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Only 1 block - and 3 decades - to the Oregon Supreme Court

Only 1 block - and 3 decades - to the Oregon Supreme Court

From her window in the Oregon Supreme Court Building, the state’s newest Supreme Court justice can look across State Street in Salem to the Willamette University campus where her higher-education journey began 31 years ago.

Meagan Flynn, already Judge Flynn as an Oregon appellate court judge since October of 2014, was sworn in last week by Chief Justice Thomas Balmer after being named by Gov. Kate Brown to the state’s highest court. She’ll have a new office but the surroundings will be familiar since both the supreme and appellate courts share the same courtroom.

The governor said in a statement that “Flynn has earned a reputation as a smart and thoughtful judge while serving on the Oregon Court of Appeals and is regarded as fair-minded and compassionate.”

Indeed those who know her would echo that, particularly her parents who left her standing on the sidewalk in front of Willamette waving goodbye 31 years ago. And as Betsy and I drove away then and headed back to Seattle, past the Supreme Court building, Oregon’s oldest government building, we had no way of imagining it would be where she would eventually office.judgemeaganflynn

As readers of The Harp have guessed by now, this is a personal column, a reflection on our daughter, mother of two of our grandchildren, who wears the judge’s robe.

Meagan had a goal of being an attorney from early on because her role model was her cousin, Sheila McKinnon, who was then a successful Seattle attorney.

Some of the following is reflections about Meagan from an earlier column I did when she was appointed to the Court of Appeals judgeship.

I recalled that as she prepared to graduate from Holy Names Academy in Seattle, where she was salutatorian of her class, I urged her to apply to Stanford because her friend, who was valedictorian, was applying there.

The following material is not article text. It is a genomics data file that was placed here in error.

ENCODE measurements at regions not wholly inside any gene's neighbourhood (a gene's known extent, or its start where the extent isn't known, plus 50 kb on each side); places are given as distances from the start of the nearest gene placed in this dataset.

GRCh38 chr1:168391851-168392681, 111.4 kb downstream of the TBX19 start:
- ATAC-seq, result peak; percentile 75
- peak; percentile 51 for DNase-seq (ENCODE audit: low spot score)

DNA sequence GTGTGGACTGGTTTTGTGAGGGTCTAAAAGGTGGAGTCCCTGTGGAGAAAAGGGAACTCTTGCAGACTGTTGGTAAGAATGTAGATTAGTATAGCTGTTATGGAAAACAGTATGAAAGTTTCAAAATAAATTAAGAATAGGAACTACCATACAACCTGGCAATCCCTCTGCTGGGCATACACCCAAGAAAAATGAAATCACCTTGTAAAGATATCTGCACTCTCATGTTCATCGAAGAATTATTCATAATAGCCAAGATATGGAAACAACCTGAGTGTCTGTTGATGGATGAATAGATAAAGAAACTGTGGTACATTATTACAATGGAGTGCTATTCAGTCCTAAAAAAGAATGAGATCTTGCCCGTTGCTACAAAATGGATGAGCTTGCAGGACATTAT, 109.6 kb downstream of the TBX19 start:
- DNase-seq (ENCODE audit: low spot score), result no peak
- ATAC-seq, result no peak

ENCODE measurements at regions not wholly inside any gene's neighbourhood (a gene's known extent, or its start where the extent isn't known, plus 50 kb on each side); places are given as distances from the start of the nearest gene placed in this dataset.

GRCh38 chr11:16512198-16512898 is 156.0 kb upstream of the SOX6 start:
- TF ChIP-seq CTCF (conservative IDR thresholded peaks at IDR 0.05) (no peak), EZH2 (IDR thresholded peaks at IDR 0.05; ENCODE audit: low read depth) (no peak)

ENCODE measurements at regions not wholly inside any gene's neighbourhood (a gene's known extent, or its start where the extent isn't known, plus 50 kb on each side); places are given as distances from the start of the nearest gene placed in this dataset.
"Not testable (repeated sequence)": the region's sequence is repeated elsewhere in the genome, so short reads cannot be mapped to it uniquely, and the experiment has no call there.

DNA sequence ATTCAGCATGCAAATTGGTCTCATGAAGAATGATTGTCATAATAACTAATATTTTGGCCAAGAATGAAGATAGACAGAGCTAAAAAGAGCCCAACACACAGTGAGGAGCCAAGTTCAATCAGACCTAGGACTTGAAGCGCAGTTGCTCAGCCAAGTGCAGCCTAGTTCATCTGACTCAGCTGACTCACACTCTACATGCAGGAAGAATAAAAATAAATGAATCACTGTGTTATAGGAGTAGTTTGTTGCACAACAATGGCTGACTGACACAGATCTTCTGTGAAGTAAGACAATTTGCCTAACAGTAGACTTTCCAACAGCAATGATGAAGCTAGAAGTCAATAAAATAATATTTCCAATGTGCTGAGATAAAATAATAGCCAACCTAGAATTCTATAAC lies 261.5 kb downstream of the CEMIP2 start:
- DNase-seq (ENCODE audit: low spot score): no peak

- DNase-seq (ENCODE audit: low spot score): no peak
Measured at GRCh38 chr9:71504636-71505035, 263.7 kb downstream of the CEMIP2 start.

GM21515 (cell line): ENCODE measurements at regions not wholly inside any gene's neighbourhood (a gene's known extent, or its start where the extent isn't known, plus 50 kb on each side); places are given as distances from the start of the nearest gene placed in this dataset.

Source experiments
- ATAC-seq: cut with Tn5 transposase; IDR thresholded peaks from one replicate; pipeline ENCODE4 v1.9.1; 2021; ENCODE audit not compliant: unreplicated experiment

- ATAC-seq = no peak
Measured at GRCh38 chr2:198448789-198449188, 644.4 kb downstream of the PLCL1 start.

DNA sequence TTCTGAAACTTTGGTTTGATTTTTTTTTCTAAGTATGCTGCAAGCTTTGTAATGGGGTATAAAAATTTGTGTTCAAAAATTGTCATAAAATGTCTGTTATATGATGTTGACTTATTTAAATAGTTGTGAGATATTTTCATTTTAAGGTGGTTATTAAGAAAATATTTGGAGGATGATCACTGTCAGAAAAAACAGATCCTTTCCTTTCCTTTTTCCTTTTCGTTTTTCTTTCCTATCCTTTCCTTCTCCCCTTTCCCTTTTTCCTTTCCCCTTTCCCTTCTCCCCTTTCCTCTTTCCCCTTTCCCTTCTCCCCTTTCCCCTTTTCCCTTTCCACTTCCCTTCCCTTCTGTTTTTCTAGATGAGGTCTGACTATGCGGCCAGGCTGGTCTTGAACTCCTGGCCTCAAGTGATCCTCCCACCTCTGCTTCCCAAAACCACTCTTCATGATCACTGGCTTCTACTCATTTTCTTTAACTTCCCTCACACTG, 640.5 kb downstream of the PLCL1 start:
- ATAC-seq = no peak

"It would be cool if you could say you were accepted to Stanford," I told her, even though I knew she had already decided she wanted to attend Willamette.

To my surprise, though likely not hers, she was accepted to Stanford and I feared she would decide she wanted to go there since it would have been a financial challenge for us at that time.

But the ducks on the stream at Willamette, which were the initial attraction the day she first visited the school (although its academic reputation and its law school had roles in the final decision), had already drawn her interest to Willamette.

Good thing, since that's where she met her husband to be, Dan Keppler, who was also intent on become an attorney, though eventually Gonzaga law school won out for both of them and after graduating they built partner-role practices at separate small firms in Portland. Along the way also came two daughters.

Meagan always had a competitive bent, which she usually did a good job of hiding, except as a seventh grader in Piedmont, CA, when she found that a male student was challenging her for top student. Her jaw always locked a bit when the male student’s name came up in conversations. The two of them ran for 8th grade class president (except the title was commissioner general) in a hotly contested race that she won, expressing smug pleasure at coming out on top.

The call from Governor Brown was the second from an Oregon governor for Meagan since then-Gov. John Kitzhauber was on the line one evening when she answered the phone. The story comes from her husband, Dan, since Meagan is not one to talk much about herself.

As Dan related of the telephone conversation: “’Hi, Meagan, this is John Kitzhauber.’ ‘Hi, Governor.’ ‘So do you want to be on the appellate court?’ ‘Yes, I do.’ ‘Congratulations, Judge.’”

Of course, due diligence had preceded the call, as it did with the appointment to the highest court late last month.

When she was sworn in to her Court of Appeals post in 2014, the judge administering the oath was the same judge whom she had gone to work for as a clerk 20 years earlier, soon after he had taken his oath as a then-new appeals court judge himself. He brought to her swearing-in session a picture of that first clerk-judge meeting in 1994.

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Meagan is taking her place on the state’s highest court as its youngest, as well as newest, member.

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Oregonians find little they'd like to emulate in Washington's liquor-privatization initiative

There won't be a liquor-privatization initiative on the ballot in Oregon this fall and there seems to be a growing sense that Oregonians have decided Washington voters signed off on a bad deal when they passed Initiative 1183 in the fall of 2011, taking their state out of the liquor business.